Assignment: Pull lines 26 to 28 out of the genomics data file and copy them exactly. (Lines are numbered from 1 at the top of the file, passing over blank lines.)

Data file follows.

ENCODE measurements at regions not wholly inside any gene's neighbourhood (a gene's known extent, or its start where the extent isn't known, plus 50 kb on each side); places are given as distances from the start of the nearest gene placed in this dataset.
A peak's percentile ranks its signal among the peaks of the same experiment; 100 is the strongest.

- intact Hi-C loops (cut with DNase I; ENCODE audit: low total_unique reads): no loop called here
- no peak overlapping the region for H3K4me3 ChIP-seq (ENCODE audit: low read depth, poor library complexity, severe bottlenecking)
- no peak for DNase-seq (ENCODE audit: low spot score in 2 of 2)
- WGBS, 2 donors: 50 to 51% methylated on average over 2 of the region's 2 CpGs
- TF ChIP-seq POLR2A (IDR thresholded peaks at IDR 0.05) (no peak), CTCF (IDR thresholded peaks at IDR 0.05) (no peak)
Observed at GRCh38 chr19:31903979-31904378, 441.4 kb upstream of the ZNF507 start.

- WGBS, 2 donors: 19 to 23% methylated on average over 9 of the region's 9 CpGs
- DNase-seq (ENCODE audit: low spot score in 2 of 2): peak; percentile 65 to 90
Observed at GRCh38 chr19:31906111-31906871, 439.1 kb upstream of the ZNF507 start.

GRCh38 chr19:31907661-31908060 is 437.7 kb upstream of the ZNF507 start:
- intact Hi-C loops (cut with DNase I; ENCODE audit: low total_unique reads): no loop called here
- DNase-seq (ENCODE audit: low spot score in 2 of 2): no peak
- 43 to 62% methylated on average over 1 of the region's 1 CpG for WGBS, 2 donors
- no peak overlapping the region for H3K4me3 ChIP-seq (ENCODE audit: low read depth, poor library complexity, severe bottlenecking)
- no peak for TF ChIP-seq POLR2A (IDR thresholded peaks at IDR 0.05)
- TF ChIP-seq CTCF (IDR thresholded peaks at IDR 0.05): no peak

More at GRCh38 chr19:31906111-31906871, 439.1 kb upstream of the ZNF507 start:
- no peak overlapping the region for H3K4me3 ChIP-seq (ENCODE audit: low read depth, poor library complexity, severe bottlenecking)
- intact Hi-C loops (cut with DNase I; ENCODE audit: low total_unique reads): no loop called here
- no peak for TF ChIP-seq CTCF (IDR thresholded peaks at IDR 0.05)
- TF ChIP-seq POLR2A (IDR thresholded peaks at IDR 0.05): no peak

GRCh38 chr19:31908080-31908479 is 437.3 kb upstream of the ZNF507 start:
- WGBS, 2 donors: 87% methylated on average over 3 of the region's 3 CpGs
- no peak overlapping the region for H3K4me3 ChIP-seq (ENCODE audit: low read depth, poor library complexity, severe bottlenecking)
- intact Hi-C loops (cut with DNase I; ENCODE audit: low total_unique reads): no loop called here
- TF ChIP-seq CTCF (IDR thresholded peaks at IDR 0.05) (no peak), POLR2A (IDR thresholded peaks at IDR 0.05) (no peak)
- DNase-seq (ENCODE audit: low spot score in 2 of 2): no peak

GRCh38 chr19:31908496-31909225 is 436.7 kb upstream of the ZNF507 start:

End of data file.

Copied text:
- no peak overlapping the region for H3K4me3 ChIP-seq (ENCODE audit: low read depth, poor library complexity, severe bottlenecking)
- intact Hi-C loops (cut with DNase I; ENCODE audit: low total_unique reads): no loop called here
- TF ChIP-seq CTCF (IDR thresholded peaks at IDR 0.05) (no peak), POLR2A (IDR thresholded peaks at IDR 0.05) (no peak)